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For much of my life, I, like most people, regarded the pursuit of happiness as largely a selfish pursuit. One of the great revelations of middle age has been that happiness, far from being only a selfish pursuit, is a moral demand.
When we think of character traits we rightly think of honesty, integrity, moral courage, and acts of altruism. Few people include happiness in any list of character traits or moral achievements.
But happiness is both.
Happiness — or at least acting happy, or at the very least not inflicting one’s unhappiness on others — is no less important in making the world better than any other human trait.
With some exceptions, happy people make the world better and unhappy people make it worse. This is true on the personal (micro) and global (macro) planes.
On the micro plane:
Consider the effects of an unhappy parent on a child. Ask people raised by an unhappy parent if that unhappiness hurt them.
Consider the effects of an unhappy spouse on a marriage.
Consider the effects of unhappy children on their parents. I know a couple that has four middle-aged children of whom three are truly extraordinary people, inordinately well adjusted and decent. The fourth child has been unhappy most of his life and has been a never-ending source of pain to the parents. That one child’s unhappiness has always overshadowed the joy that the parents experience from the other three children. Hence the saying that one is no happier than one’s least happy child.
Consider the effects of a brooding co-worker on your and your fellow workers’ morale — not to mention the huge difference between working for a happy or a moody employer.
We should regard bad moods as we do offensive body odor. Just as we shower each day so as not to inflict our body odors on others, so we should monitor our bad moods so as not to inflict them on others. We shower partly for ourselves and partly out of
obligation to others. The same should hold true vis a vis moods; and just as we avoid those who do not do something about their body odor we should avoid whenever possible those who do nothing about their bad moods.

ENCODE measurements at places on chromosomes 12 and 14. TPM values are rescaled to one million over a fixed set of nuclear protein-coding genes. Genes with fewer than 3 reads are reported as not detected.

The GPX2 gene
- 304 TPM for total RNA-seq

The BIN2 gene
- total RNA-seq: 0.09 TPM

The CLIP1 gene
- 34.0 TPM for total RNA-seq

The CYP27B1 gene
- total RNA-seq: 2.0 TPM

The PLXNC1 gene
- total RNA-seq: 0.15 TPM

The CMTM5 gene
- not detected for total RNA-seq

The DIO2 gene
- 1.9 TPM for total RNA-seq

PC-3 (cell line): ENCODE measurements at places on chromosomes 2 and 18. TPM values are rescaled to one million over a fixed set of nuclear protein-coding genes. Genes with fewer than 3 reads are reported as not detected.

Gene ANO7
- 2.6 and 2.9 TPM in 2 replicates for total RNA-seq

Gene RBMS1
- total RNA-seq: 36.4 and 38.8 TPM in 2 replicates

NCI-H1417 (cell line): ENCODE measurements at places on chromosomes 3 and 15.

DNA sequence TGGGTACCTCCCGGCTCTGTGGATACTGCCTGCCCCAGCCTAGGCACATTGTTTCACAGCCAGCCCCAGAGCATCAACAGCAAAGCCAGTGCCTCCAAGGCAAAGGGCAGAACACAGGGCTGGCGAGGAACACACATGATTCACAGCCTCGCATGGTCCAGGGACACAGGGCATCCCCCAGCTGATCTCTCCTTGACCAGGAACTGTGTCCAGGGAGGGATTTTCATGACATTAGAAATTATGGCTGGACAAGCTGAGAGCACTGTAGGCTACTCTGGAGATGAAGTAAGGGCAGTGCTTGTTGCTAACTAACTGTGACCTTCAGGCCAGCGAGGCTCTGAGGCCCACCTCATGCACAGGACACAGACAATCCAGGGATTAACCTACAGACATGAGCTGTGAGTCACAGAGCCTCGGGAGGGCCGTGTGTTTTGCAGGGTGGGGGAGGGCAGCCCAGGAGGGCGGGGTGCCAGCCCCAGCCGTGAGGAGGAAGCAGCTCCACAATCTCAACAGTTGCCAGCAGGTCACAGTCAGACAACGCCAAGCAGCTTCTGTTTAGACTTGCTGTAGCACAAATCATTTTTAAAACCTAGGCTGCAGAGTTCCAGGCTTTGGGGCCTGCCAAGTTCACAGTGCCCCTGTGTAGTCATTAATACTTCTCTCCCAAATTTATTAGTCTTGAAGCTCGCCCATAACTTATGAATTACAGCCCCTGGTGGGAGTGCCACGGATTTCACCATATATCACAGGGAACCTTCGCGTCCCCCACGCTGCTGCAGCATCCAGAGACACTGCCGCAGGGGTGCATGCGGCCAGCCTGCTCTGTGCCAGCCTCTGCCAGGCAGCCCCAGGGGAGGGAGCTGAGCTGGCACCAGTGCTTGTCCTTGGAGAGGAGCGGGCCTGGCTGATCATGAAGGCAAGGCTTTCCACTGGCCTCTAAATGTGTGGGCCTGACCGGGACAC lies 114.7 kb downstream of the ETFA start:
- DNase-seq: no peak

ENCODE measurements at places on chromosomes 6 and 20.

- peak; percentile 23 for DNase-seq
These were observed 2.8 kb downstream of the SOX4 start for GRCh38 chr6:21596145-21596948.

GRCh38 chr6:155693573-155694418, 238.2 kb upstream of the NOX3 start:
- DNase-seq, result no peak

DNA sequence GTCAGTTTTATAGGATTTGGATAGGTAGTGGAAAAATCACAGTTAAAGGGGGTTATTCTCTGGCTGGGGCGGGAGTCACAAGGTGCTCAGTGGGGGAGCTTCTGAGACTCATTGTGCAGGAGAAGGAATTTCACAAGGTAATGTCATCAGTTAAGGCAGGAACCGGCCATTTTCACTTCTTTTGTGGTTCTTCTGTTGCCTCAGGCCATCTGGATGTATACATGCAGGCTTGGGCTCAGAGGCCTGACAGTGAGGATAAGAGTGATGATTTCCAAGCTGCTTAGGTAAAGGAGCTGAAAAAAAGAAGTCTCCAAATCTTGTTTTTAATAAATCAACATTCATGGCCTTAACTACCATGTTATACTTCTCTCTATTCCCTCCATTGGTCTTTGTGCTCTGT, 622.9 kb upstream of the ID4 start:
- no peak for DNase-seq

The flip side of the damage unhappy people do when they subject others to their unhappiness is the good that people do when they are, or at least act, happy. Just think of how much more you want to help people when you are in particularly happy mood and you realize how much more good the happy are likely to do.
On the macro plane, the case for the relationship between happiness and goodness is as apparent.
It is safe to say that the happiest Germans were not those who joined the Nazi Party. Nor did the happiest Europeans become Communists. And happy Muslims are not generally among those who extol death. The motto of Hamas and other Islamic groups engaged in terror, “We love death as much as [Americans, Jews] love life,” does not appeal to happy Muslims.
Cults, hysteria and mass movements all appeal to the unhappy far more than to the happy. It is one more example of the genius of America’s Founders to include “life, liberty and the pursuit of happiness” in the Declaration of Independence. No other major civilization so enshrined happiness as a core value. This American belief in the moral and societal merit in pursuing happiness is a major reason America has developed differently than Europe. The American emphasis on happiness is one reason no fanatical political or religious movement, Left or Right, has been able to succeed in America as such movements have repeatedly succeeded in Europe.
The pursuit of happiness is not the pursuit of pleasure. The pursuit of pleasure is hedonism, and hedonists are not happy because the intensity and amount of pleasure must constantly be increased in order for hedonism to work. Pleasure for the hedonist is a drug.
But the pursuit of happiness is noble. It benefits everyone around the individual pursuing it, and it benefits humanity. And that is why happiness is a moral obligation.
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